Think about this. Sea world p&e announced it would be restructuring debt. What better way to restructure than to get cash on hand. Its a move universal has to make otherwise it risks losing all right and licensing. You think WB won't use that as a reason to ask for more money for Potter? Its also a smart move for Comcast who has openly said they would like to dump the parks. With the entire control of the Parks it would make it easier to sell.
hope this doesn't mean the end of the orlando flexticket if they will be no longer connected to seaworld
Business Week adds another wrinkle: (Moody’s Investors Service said today in a report): "Director Steven Spielberg has a consulting agreement that entitles him to a portion of the parks’ revenue ... Spielberg may have the right to sell the consulting agreement to a third-party buyer, Moody’s said. Starting in June 2017, Spielberg has the right to terminate the consulting agreement and receive a one-time payment for its value or an ownership interest in the parks, Moody’s said."
And by the way, can we take up a TPI collection to buy Blackstone's share of UO? I got a saw-buck that I'll toss into the hat.
Count me in for $20..
Okay with Brian and me that's $40. Minus Spielberg's 10% and J.K. Rowling's 15% (off the gross) that's a net of $30 for Blackstone.
I can't figure out why they need Spielberg's involvement. There aren't a lot of his attractions in the park.
As has already been quoted : competition is key. Without it Disney might not have the incentive to move forward as quickly as it should.
Does anyone really think Universal "competes" with Disney? I mean in that classic "McDonald's vs. Burger King" consumer choice context?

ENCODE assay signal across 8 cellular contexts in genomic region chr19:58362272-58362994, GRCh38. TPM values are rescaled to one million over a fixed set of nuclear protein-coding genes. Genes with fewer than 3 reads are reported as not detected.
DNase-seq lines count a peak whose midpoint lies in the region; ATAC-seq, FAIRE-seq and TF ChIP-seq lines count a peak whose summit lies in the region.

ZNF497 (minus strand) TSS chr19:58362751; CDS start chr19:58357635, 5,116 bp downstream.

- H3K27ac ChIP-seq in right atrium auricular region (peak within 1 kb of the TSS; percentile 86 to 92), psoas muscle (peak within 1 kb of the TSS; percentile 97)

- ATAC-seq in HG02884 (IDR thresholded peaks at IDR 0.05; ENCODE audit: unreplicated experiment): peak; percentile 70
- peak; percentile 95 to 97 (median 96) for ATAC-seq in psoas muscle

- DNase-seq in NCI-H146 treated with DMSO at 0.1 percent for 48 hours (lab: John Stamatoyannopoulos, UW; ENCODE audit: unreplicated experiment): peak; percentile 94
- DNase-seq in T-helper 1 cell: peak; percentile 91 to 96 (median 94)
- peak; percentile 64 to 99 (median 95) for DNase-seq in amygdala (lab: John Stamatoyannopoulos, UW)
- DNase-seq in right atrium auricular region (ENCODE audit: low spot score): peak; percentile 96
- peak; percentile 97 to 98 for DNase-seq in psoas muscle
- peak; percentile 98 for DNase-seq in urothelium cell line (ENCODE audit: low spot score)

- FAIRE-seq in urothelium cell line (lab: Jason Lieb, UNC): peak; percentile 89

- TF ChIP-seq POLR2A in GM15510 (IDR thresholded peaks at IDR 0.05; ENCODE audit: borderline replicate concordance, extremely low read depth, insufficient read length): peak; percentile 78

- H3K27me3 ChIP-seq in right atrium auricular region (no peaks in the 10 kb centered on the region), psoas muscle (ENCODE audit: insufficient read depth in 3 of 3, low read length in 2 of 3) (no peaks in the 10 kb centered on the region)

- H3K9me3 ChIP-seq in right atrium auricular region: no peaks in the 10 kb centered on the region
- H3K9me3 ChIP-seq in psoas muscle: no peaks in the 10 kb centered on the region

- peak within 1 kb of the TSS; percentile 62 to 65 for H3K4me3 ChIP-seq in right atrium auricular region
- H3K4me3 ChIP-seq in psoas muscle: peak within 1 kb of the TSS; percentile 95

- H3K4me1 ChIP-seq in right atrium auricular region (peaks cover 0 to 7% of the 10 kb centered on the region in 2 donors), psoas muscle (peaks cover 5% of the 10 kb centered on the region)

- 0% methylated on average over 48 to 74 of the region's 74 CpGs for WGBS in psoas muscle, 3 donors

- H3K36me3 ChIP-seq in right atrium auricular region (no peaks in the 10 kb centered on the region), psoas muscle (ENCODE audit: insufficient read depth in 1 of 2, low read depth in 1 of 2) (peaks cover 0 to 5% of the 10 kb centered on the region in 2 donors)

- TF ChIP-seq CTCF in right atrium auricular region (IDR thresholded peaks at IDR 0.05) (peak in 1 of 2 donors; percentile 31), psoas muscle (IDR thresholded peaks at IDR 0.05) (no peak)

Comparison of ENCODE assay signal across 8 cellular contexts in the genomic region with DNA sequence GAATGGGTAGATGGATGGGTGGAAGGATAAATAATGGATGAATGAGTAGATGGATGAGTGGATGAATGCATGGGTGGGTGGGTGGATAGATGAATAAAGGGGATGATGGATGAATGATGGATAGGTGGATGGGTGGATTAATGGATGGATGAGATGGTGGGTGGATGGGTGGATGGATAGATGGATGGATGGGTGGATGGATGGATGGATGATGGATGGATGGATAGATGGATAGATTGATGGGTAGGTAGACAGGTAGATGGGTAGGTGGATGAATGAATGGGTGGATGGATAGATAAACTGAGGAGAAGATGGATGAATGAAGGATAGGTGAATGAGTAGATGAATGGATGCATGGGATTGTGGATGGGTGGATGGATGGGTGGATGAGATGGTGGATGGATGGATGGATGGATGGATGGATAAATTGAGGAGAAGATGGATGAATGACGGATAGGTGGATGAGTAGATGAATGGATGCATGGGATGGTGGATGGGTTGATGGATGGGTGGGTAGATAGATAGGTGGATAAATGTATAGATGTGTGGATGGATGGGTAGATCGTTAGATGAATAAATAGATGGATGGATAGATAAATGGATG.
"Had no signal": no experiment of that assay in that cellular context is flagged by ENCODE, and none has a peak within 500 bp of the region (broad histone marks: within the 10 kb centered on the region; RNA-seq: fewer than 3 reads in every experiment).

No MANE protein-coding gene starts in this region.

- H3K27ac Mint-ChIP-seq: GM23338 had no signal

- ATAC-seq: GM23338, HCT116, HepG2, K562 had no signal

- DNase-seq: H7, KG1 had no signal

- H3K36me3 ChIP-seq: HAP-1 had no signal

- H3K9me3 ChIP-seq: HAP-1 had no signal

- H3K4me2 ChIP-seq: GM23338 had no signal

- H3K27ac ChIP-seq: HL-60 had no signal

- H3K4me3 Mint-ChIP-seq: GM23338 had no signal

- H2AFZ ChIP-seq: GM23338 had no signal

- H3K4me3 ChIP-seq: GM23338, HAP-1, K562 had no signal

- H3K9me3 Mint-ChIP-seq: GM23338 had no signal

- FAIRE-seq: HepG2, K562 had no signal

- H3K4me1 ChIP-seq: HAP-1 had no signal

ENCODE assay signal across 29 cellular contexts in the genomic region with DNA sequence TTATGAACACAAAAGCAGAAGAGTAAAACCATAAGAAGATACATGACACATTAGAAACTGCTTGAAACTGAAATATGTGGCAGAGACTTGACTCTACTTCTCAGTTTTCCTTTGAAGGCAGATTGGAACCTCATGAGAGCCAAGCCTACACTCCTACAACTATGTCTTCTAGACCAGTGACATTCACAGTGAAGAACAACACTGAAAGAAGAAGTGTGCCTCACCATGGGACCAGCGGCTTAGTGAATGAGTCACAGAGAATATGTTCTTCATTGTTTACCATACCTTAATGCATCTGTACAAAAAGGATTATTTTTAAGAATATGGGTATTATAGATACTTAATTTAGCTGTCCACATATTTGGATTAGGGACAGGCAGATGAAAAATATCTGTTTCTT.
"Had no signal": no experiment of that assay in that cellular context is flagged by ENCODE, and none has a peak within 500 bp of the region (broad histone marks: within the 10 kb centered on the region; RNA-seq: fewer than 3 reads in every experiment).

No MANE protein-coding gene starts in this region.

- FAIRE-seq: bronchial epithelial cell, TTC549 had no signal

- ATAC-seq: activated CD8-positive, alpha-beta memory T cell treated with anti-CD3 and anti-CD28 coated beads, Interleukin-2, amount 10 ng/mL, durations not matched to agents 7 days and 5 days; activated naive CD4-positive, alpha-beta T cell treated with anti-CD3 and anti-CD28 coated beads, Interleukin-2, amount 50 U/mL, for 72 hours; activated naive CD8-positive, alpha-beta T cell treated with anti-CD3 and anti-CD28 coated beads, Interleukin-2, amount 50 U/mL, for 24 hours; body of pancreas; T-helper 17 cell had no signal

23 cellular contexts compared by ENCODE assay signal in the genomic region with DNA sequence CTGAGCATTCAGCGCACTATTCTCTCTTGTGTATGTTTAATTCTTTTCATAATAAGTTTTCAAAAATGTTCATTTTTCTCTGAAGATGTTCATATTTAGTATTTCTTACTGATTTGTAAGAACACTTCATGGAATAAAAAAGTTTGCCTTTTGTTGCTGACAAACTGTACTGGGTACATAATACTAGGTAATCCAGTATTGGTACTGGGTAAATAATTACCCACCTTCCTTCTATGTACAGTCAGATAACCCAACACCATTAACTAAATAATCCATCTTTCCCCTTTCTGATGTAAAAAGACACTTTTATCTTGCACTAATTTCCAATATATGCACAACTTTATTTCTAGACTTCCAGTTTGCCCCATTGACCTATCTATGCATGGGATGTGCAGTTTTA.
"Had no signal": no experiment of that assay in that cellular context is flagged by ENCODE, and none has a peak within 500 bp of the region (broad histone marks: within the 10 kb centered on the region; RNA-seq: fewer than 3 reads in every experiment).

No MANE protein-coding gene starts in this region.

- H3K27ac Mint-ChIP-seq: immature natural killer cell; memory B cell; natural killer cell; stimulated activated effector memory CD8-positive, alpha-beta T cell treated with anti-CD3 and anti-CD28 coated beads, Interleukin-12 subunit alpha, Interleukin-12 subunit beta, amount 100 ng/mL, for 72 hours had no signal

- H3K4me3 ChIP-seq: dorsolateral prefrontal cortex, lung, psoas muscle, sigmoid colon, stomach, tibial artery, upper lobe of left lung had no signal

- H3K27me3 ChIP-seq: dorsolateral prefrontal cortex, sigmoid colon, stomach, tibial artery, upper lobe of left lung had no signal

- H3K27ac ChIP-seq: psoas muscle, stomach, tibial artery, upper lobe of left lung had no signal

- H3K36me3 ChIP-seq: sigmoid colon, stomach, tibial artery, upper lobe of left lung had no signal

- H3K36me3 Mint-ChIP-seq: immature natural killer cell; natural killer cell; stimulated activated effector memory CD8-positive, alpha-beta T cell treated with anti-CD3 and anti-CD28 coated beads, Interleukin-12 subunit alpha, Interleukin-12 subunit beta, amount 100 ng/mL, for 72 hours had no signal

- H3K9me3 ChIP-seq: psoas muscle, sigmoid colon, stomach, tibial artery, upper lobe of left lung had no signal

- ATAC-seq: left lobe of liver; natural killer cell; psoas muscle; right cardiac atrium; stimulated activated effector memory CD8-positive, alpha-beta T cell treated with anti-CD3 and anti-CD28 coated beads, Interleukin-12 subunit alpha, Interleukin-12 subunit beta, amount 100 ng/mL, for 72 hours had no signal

If it gets to the third party sale of course Disney will be intrested. Then Disney will get to look at the books. It nice when you know what your competition is doing.
I may be wrong, but GE and Comcast are publicly traded companies, which means all Disney would need to do would be to buy a single share of stock which would give them the means to "get a look at the books."
Disney would most likely run into anti trust problems if they would buy the park. They would also have a hard time to make sure negative expiriences with Universal parks dont spillover to the Disney brand. Universal isnt quite like Disney, the staff isnt as smilie face as Disneys (which i pesonally like, but many Disney fans wont), older attractions are not as well maintained (which i personally hate). Bad maintenance is typical for short term cash flow obsessed PE, things can only get better once Blackstone is out.
Blackstone's investment in Universal Orlando is nearly 11 years old -- very long for P/E investments. So they are exiting to pay back investors. Has nothing to do with Sea World since that was bought by later funds (P/E firms are always raising new funds when they can that have relatively short lives).
Anonymous: Disney already sees the books through the Marvel license. And you need a lot more than one share to see the books.
If that were true, every company would own one share of everyone else! Unless you own a majority of the company and are running it, you can read the 10-K on the SEC web site like everyone else. It just doesn't work that way. Disney can find out more about Universal at a locals bar than they could be owning one share of stock.